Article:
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Good evening, and welcome to dVerse, the poets’ pub. Verbs and nouns on tap, images still and sparkling.

Today is my grandmother’s birthday. If she were still alive, she’d be 107 today! It’s a day when I think of her, smiling and remembering all the wonderful things about her. It took a while to get there, but now it’s a positive day for me.

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Grandmas come in many shapes and sizes. Mine was plump and irreverent. She was a great cook, she laughed a lot, cried at sad films, and loved going on excursions. Nobody ever made pastry as well as her.

And seeing as it’s her birthday today, I thought I’d celebrate that by asking you to write about grannies. Those older women who support us and nurture us. The women who perhaps spoil us a little, but reserve the right to tell us off. Maybe you are a grandma, or live with one. Tell me how it is to be a granny.

Maybe you don’t have grandmother, but have observed them on the bus or in a local café. Maybe you had a terrifying grandma, maybe you only know her through family myths. Or maybe there are other women who have played that role in your life. Tell me about them.

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Here’s a link to a poem by Seamus Heaney that always makes me think of my granny. Not in the specific details necessarily, but in the love that shines through. https://www.nobelprize.org/prizes/literature/1995/8422-poetry/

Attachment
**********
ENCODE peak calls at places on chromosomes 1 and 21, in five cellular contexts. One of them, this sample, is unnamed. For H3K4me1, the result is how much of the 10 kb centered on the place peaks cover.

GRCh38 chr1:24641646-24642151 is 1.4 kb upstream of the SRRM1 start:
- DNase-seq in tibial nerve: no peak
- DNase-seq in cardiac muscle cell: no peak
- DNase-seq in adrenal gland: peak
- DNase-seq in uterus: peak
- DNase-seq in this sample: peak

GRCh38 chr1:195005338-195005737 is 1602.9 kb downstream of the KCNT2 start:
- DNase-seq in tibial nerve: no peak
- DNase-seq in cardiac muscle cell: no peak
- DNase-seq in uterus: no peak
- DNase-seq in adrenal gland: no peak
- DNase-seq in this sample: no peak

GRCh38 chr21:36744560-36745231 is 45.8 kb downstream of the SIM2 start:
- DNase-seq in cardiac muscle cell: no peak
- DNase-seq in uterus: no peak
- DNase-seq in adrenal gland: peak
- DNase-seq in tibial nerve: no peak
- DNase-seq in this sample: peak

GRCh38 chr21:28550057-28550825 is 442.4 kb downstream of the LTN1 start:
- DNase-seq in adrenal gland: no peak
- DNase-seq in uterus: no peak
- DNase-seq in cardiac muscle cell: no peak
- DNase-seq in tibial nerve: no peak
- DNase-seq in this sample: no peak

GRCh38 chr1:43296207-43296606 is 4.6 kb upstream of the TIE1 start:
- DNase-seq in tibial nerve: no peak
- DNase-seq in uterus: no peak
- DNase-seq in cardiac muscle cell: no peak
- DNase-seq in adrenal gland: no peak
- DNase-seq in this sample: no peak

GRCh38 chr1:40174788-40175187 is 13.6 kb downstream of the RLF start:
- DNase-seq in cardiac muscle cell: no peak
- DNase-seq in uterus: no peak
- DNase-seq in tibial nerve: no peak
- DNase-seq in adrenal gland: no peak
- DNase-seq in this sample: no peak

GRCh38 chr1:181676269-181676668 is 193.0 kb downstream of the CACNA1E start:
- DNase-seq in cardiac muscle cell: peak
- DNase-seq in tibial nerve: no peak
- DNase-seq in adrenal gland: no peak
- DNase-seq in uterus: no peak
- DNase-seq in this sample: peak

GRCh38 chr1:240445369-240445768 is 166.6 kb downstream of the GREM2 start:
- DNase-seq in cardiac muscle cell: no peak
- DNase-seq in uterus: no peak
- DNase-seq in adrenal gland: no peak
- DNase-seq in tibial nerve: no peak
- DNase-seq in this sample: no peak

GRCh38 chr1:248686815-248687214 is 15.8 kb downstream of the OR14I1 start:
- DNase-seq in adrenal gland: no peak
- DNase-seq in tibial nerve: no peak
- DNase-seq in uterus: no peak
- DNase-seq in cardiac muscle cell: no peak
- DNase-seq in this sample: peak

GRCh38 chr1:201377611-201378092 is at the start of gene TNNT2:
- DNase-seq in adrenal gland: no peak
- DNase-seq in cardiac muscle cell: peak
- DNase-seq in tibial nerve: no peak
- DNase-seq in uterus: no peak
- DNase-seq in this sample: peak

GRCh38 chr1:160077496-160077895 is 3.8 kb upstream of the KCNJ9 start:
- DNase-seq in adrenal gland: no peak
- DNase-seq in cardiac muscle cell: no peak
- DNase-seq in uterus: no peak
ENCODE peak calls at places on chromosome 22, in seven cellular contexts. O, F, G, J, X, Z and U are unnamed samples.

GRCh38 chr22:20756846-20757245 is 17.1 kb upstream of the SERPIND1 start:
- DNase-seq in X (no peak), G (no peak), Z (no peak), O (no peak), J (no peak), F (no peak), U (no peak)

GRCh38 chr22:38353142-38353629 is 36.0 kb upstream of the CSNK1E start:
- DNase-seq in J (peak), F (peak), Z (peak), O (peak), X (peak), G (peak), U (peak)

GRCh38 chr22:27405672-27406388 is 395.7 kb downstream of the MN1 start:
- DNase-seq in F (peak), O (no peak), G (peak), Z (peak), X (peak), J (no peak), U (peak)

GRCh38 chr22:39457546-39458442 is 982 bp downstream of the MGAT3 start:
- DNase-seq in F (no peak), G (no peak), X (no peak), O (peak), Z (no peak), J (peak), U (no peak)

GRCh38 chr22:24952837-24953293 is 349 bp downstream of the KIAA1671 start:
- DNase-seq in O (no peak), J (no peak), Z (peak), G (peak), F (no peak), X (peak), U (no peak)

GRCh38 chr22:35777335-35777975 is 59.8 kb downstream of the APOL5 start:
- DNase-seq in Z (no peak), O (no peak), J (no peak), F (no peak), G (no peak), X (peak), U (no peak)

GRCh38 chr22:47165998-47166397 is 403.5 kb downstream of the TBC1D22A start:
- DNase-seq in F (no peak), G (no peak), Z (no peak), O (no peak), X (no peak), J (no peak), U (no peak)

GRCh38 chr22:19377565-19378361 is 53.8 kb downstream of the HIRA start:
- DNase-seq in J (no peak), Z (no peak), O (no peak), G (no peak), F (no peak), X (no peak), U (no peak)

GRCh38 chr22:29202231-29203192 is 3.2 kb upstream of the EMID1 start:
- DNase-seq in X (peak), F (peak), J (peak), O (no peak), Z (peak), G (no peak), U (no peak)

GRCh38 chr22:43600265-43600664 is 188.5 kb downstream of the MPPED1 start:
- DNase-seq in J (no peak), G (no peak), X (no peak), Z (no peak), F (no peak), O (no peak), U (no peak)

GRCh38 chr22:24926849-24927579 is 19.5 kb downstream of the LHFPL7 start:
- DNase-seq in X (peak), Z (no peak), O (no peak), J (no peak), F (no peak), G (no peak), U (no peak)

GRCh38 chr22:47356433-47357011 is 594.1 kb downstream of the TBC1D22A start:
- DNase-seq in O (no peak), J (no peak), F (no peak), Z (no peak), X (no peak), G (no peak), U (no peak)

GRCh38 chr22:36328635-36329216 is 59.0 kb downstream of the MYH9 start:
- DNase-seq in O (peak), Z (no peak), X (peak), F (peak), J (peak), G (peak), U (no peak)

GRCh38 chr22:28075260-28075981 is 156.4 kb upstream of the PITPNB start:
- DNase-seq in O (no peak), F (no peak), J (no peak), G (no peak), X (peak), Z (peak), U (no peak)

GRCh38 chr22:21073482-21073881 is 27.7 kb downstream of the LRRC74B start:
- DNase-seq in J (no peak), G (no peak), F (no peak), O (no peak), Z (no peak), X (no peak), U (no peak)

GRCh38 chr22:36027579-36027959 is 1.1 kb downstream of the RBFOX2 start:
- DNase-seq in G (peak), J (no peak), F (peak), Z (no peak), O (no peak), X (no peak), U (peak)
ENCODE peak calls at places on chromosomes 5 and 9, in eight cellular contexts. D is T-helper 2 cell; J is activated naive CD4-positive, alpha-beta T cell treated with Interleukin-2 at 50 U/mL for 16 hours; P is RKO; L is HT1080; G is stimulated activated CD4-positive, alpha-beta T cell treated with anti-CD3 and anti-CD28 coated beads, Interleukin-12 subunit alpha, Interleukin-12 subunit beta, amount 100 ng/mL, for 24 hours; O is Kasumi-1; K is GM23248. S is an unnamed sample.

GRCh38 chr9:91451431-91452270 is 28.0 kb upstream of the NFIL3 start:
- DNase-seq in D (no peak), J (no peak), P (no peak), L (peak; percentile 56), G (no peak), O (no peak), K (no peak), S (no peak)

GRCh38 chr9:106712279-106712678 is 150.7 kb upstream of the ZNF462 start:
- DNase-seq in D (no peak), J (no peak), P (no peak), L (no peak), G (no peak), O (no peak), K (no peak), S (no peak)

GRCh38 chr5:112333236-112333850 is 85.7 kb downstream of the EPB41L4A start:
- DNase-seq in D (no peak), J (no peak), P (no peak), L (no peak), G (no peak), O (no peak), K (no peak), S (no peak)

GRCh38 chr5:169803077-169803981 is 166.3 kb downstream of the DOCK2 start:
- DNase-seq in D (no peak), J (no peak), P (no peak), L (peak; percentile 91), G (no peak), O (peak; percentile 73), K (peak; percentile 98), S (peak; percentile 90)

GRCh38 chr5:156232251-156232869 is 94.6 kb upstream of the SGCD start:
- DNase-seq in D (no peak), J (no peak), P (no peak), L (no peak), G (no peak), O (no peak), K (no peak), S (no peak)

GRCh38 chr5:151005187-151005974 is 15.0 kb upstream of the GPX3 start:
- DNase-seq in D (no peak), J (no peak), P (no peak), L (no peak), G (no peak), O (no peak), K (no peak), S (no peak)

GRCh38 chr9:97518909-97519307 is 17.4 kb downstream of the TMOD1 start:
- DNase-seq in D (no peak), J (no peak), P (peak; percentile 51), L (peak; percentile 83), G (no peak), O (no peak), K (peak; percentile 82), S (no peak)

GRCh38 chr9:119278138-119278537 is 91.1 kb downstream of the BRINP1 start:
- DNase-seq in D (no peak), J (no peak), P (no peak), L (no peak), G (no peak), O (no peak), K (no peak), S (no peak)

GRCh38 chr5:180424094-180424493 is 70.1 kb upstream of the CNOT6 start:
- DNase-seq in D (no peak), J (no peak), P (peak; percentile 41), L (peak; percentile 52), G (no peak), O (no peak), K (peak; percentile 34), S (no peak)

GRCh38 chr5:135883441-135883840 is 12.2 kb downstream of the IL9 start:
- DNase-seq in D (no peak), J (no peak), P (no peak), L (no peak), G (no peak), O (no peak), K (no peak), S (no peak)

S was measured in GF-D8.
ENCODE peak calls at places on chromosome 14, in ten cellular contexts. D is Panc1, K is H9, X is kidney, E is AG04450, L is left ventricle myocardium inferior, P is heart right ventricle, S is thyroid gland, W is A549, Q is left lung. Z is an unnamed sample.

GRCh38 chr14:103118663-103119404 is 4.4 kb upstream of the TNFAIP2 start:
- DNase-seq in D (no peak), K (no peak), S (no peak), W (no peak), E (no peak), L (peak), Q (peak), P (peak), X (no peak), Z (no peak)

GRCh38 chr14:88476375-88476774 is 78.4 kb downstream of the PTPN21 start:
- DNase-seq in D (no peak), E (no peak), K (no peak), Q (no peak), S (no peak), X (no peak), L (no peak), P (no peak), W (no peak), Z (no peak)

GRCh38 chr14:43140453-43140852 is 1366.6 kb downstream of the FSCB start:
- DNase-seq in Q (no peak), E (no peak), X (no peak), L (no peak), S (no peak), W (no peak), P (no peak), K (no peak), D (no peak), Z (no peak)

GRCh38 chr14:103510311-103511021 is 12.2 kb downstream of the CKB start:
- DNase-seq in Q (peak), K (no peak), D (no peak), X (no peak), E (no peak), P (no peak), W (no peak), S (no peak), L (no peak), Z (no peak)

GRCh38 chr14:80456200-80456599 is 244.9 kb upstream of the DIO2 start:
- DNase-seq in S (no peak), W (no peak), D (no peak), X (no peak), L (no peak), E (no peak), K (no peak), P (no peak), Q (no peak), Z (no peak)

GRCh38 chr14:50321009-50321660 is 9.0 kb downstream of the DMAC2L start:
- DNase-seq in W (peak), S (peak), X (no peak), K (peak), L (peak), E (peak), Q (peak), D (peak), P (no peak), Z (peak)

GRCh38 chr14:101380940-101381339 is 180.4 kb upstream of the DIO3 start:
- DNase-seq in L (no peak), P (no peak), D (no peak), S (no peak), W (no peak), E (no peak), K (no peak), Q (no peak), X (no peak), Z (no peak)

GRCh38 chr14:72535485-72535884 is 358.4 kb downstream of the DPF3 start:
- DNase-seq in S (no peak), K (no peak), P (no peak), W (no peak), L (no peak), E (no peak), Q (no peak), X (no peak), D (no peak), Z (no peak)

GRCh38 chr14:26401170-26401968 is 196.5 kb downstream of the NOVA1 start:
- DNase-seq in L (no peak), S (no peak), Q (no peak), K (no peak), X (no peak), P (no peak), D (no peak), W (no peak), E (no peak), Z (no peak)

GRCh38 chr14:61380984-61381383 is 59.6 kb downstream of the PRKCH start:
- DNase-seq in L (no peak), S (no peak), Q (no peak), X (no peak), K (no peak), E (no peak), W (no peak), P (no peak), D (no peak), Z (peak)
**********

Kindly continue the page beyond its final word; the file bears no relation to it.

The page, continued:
And here’s an extract from a longer poem by Georgia Hilton’s (@GGeorgiahilton) chapbook I went up the lane quite cheerful.  It’s called



Years of peeling potatoes,
fished from the bowels
of a great sack,
has blackened the whorls
of her fingertips with dirt
that never washes out.

Still she uses Oil of Ulay
for her face – marble-smooth,
beautiful – beatific even,
if the doctor is to be believed.
That woman is a saint.
We all agree.

Only I notice how her jaw
clenches peculiarly
in certain company, and
understand without being told,
that being good amounts
to suffering without complaint.

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And, finally, here is one from Katherine Mansfield – a small, intimate moment captured so simply and beautifully.

Butterfly Laughter

In the middle of our porridge plates
There was a blue butterfly painted
And each morning we tried who should reach the
butterfly first.
Then the Grandmother said: ‘Do not eat the poor
That made us laugh.
Always she said it and always it started us laughing.
It seemed such a sweet little joke.
I was certain that one fine morning
The butterfly would fly out of our plates,
Laughing the teeniest laugh in the world,
And perch on the Grandmother’s lap.

I hope you feel inspired.

You know what to do:

  • Write a poem
  • Link up to Mr Linky – and please put a link back to this post in your poetry post.
  • Go and meet some other poets’ grannies!